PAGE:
The City of Chelsea, City of Revere and Town of Winthrop, through the North Suffolk Office of Resilience and Sustainability (the Office) and the Department of Housing and Community Development, have secured $60,000 from the Mass Save Community First Partnership Program to promote residential and small business energy efficiency offerings through the Mass Save Program and Community Action Programs Inter-City (CAPIC) and in partnership with the grassroots environmental justice organization GreenRoots.
Energy efficiency has important financial and public health benefits for residents and small businesses in Chelsea, Revere, and Winthrop. Residents and small businesses can save money on their monthly utility bills, reduce energy consumption, and be more environmentally friendly. Homeowners, tenants, and small businesses may be eligible for no cost or discounted upgrades to lighting, appliances, insulation, and weatherproofing. Notably, this year, the program is offering a new array of affordable options to switch from gas or oil heating to electric heating and cooling systems.
“The transition towards a cleaner and healthier environment in the region cannot be achieved unless we prioritize residents without the means to bring these improvements to their homes and businesses,” said Ibrahim López-Hernández, Sustainability Manager. “Affordably reducing the amount of energy households and small businesses consume is an essential step to provide relief to the most vulnerable residents.”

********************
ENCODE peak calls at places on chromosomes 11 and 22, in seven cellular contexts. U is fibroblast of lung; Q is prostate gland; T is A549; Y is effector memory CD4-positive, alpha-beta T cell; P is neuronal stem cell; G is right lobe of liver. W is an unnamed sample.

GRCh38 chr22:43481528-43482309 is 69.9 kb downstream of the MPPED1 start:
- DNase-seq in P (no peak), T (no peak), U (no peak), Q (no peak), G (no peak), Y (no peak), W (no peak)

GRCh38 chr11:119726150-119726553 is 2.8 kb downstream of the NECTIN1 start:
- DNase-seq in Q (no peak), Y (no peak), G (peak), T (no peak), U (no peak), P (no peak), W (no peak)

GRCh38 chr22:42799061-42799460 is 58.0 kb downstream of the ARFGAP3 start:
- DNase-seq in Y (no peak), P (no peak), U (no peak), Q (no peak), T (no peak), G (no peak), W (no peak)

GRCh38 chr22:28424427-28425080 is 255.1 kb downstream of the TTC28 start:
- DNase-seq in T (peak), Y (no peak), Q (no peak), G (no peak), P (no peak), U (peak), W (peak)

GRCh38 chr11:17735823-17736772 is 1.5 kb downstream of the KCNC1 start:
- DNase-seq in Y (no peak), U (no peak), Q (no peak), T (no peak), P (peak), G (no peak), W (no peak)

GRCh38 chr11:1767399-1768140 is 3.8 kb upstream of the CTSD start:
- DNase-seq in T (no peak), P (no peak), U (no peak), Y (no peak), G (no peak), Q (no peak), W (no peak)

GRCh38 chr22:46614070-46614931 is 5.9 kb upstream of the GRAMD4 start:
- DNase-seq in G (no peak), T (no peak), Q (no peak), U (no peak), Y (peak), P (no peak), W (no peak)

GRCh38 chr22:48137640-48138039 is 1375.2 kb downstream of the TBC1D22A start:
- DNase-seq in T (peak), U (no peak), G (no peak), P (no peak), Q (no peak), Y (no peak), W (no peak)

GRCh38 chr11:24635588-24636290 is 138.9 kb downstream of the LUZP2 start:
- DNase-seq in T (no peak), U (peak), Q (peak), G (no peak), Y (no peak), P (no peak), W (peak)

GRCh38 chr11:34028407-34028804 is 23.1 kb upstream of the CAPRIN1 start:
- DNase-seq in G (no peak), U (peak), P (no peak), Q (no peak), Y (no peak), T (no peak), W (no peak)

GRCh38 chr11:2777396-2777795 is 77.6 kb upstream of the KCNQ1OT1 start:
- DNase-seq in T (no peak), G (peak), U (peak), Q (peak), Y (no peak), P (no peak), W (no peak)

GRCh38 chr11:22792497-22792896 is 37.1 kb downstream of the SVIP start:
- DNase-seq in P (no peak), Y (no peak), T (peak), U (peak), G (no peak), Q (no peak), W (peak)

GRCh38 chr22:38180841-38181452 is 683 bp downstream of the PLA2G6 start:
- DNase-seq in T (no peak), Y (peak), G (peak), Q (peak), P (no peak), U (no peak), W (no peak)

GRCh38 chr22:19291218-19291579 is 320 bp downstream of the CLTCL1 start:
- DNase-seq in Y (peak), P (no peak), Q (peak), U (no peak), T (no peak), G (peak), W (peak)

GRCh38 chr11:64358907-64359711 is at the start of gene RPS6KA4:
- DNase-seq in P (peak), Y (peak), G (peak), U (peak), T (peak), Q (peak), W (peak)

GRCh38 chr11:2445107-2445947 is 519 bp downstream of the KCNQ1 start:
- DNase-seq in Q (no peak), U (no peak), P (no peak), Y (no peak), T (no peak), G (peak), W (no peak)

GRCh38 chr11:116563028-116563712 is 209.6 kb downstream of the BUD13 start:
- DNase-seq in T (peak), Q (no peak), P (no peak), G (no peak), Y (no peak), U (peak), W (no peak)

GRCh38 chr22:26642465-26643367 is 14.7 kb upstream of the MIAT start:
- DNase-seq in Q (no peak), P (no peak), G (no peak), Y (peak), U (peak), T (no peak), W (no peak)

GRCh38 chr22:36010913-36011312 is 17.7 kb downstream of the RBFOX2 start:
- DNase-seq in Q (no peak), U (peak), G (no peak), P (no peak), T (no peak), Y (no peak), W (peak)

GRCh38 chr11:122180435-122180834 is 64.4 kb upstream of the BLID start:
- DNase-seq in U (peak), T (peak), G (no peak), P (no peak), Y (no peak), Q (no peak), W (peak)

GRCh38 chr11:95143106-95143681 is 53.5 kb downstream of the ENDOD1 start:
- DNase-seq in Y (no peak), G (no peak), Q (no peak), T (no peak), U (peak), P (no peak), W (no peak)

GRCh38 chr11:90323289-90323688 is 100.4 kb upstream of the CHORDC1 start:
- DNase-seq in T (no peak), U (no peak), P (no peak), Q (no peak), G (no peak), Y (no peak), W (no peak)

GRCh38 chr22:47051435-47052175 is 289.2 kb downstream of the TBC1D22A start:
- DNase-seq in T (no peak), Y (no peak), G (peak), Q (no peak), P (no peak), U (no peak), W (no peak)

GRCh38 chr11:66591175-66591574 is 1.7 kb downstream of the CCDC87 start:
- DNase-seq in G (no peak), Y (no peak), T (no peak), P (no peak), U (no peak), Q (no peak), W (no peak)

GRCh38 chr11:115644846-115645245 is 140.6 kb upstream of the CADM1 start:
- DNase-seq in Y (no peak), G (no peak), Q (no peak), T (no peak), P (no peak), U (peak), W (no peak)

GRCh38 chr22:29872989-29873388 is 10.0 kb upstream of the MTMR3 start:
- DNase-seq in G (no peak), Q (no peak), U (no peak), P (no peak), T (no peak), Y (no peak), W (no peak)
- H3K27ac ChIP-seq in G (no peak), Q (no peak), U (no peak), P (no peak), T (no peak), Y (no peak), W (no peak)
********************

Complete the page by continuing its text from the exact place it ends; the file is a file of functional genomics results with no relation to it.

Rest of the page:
In collaboration with CAPIC, GreenRoots, and the Sponsors of Mass Save, this grant will support community outreach aimed at bringing awareness to the opportunities offered by the program, including free energy assessments, weatherization, insulation, efficient lighting and appliances, and significant rebates for heating and cooling upgrades. The Community First Partnership Program seeks to focus efforts on Environmental Justice communities, such as the North Suffolk region, using a maximum of $180,000 in funds which the Office expects to receive by 2024.
“Black, Brown, Immigrant and Low-Income communities for too long have carried an unjust energy burden. Programs like MassSave, which would provide much needed savings, are funded by all energy users, however not all are able to reap the benefits” said María Belén Power, Associate Executive Director of GreenRoots. “Eliminating barriers such as language access, income eligibility and absentee landlords will allow residents in our communities to take full advantage of the program.”
“Overshadowed by blistering energy prices, residents and small businesses are facing growing utility expenses, which unevenly affect low and moderate-income residents,” stated Alex Train, Director of Housing & Community Development. “The energy efficiency programs offered through Mass Save and CAPIC can lower monthly utility bills, while improving the environment and indoor comfort levels.”
The Office will oversee efforts between Chelsea, Revere and Winthrop to achieve a total of 600 resident and small business sign ups each year. To reach as many potential beneficiaries as possible, collaboration with community-based organizations is at the center of this program, bringing equity to the forefront of the region by providing bilingual assistance and multilingual educational materials.
Chelsea, Revere and Winthrop residents and small businesses can visit masssave.com/northsuffolk to learn more about energy efficiency opportunities and to schedule a free home or business assessment from an approved vendor.